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Case Studies of Nonprofit Organizations and Volunteers

Edited By Jennifer Mize Smith and Michael W. Kramer

Given the increasing presence of nonprofit organizations and their impact upon American society, colleges and universities are recognizing the need to offer courses and programs to train current and future employees, volunteers, and supporters of the nonprofit sector.
This volume, featuring empirically-based case studies, provides an opportunity to analyze communication and other organizational issues in nonprofit, volunteer, and philanthropic contexts. Each case is designed to help readers critically think about the particular nonprofit context, the organizational issues presented, the ways in which those issues could be addressed, whose interests are served, and potential consequences for the organization and its various stakeholders.
This collection offers a unique glimpse into everyday issues and challenges related to working in and with nonprofit organizations, making it a valuable resource for undergraduate and graduate courses in nonprofit management, nonprofit communication, voluntarism, philanthropic studies, and social entrepreneurship. Each case also addresses a broader conceptual or theoretical framework of organizational studies, making it appropriate in other organizational communication courses as well.

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Section Eight: Client Connections: Serving Stigmatized Out-Groups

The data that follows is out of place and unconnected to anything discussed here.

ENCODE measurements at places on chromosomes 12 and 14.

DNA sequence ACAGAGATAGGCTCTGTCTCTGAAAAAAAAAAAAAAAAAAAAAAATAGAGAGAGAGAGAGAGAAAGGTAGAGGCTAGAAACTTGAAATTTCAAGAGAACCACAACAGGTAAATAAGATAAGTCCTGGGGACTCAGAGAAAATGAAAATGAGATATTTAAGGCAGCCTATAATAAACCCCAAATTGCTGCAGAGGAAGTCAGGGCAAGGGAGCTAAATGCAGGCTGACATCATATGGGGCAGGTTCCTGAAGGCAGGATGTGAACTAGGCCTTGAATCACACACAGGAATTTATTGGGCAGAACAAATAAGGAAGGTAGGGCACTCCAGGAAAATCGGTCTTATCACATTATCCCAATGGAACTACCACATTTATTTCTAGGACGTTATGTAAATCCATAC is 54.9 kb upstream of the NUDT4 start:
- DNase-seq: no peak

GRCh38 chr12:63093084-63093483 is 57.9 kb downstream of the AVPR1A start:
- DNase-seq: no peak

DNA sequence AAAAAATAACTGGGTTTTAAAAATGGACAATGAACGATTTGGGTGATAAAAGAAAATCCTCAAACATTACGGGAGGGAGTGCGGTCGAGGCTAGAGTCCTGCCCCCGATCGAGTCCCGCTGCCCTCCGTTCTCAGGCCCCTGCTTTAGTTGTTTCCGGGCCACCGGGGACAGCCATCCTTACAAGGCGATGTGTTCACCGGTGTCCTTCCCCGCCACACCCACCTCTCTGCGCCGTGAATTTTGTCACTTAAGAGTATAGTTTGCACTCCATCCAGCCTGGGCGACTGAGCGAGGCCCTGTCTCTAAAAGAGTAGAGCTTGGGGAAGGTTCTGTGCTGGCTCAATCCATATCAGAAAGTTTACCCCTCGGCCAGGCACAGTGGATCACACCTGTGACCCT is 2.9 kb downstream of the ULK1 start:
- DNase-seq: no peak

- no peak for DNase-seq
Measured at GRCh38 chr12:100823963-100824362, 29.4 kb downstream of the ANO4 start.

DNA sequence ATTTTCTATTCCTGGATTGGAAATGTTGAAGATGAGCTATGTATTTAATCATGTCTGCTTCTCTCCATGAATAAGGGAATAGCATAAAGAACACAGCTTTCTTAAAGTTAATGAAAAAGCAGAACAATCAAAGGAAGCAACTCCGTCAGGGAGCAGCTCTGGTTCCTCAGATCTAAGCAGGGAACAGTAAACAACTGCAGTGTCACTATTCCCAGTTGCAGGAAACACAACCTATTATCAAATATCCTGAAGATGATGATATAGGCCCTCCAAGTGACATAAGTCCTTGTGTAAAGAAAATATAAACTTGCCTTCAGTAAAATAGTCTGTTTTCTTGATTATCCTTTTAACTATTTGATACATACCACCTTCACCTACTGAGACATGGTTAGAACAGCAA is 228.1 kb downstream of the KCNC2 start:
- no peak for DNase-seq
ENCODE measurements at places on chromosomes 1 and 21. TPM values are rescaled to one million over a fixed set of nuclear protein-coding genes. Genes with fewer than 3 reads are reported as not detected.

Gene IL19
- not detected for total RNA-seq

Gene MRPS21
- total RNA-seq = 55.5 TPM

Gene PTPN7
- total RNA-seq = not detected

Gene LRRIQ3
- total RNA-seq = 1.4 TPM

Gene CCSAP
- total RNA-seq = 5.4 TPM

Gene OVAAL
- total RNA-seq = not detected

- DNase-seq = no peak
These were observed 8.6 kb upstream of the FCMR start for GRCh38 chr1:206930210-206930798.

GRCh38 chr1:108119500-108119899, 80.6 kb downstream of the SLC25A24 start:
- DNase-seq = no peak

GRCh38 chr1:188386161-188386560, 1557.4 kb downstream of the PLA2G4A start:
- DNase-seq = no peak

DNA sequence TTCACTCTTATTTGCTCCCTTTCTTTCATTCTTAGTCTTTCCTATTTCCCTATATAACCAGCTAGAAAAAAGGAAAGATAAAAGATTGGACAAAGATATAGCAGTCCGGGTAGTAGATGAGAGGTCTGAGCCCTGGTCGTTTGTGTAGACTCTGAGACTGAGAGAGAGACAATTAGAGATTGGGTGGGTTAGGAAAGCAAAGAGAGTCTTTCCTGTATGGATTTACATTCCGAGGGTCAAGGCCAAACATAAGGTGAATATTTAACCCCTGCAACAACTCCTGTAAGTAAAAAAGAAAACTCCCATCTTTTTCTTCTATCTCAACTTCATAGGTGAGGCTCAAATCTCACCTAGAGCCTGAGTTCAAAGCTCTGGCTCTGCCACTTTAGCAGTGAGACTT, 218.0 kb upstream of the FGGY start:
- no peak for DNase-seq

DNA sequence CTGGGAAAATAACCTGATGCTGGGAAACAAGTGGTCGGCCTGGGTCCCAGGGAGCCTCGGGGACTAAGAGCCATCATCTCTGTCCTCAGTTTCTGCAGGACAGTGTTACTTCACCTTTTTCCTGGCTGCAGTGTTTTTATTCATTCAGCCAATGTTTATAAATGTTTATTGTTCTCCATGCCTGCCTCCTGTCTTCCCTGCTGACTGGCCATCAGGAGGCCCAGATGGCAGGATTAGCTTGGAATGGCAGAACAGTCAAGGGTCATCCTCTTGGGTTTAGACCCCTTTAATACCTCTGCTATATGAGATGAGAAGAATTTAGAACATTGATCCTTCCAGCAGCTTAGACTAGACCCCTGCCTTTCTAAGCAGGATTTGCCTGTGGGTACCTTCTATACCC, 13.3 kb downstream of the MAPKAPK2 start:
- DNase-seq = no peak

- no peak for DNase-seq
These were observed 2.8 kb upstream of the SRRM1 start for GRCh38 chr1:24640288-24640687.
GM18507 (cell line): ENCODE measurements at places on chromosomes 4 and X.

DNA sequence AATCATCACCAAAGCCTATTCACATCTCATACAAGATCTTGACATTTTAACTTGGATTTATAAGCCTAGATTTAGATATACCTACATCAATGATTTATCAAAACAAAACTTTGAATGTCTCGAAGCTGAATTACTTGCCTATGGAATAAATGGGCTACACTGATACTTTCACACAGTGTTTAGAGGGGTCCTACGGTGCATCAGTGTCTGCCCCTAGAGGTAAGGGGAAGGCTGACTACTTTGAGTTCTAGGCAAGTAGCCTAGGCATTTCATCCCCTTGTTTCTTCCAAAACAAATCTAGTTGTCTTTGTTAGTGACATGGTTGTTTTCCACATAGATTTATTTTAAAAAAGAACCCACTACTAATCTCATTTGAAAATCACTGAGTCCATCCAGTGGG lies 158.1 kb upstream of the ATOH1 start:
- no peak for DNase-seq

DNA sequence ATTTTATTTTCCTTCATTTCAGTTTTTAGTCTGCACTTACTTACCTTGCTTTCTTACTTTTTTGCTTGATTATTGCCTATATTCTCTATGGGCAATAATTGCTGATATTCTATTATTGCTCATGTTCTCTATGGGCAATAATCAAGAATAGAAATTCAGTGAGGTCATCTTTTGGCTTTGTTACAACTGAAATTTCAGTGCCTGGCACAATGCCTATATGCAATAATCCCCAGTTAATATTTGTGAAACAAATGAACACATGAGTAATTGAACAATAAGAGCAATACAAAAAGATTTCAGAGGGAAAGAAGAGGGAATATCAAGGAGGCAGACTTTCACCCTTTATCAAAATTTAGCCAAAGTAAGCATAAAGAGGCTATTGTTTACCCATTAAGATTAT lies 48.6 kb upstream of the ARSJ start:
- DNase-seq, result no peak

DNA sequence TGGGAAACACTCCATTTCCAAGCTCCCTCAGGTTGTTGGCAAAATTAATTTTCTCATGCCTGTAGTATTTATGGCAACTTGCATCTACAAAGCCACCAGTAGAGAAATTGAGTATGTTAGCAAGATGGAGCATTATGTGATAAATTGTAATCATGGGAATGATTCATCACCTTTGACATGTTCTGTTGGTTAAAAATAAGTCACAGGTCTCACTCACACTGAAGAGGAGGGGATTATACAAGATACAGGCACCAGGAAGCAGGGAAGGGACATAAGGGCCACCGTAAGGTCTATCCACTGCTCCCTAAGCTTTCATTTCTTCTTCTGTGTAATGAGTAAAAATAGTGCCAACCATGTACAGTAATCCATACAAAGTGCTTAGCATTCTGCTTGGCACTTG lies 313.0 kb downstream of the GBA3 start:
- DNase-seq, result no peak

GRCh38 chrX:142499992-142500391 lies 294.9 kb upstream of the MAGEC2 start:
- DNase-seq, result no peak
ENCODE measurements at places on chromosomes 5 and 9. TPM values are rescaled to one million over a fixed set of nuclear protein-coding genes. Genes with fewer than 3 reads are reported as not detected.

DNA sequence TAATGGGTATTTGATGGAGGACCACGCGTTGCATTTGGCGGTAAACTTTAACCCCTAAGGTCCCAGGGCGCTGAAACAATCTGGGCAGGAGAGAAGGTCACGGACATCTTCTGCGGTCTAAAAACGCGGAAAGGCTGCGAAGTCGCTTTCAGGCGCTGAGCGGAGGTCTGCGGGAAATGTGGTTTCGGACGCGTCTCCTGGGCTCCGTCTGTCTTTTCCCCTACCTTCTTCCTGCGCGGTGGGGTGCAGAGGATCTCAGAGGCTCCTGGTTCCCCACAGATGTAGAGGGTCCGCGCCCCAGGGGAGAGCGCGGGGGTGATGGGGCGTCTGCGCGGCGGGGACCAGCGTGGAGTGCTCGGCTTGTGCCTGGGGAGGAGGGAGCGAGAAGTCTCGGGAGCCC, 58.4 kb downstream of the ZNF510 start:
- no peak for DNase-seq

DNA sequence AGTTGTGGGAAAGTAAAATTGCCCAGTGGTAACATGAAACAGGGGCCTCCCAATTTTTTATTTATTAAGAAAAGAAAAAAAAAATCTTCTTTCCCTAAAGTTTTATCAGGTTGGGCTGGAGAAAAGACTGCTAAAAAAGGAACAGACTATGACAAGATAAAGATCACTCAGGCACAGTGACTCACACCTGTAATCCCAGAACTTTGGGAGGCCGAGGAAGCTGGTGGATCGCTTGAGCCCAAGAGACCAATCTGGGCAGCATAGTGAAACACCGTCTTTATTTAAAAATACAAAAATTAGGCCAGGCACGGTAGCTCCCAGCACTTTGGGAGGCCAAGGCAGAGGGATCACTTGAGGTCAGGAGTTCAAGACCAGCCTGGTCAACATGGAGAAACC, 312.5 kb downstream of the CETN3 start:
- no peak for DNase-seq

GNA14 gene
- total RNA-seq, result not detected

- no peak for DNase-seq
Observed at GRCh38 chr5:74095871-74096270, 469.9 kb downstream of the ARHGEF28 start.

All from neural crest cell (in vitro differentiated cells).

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Client Connections: Serving Stigmatized Out-Groups s e c t i o n e i g h t Social Media and Online Gaming Strengthening Ties between Donors and Clients* holly j. payne, jennifer mize smith, and ganer l. newman iv Western Kentucky University As the new director of fundraising at A Way Forward, Inc. (AWF), a nonprofit organization dedicated to assisting individuals living below the poverty level, Colleen Wilson was charged with expanding their donor and volunteer base. AWF’s mission was to provide food, clothing, and supportive services to homeless and indigent individuals. The organization worked to identify clients living below the poverty level who needed financial assistance and who were interested in seeking employment opportunities. Colleen’s work with AWF and other nonprofit organizations had taught her that the plight of the homeless and of those living below the poverty level was often not readily recognizable, and so part of her challenge was educating her community about the level of need. Her review of contributor profiles indicated the organization had not done a very good job of cultivating relationships with the 18–30-year-old age group. Knowing this group to be an untapped resource, she set out to develop a research-based proposal to bring forward to the Board of Directors. c o l l e e n ’ s r e s e a r c h Identification and NPOs Colleen knew that she had to somehow connect potential donors and volunteers to the working poor who made up a large portion...

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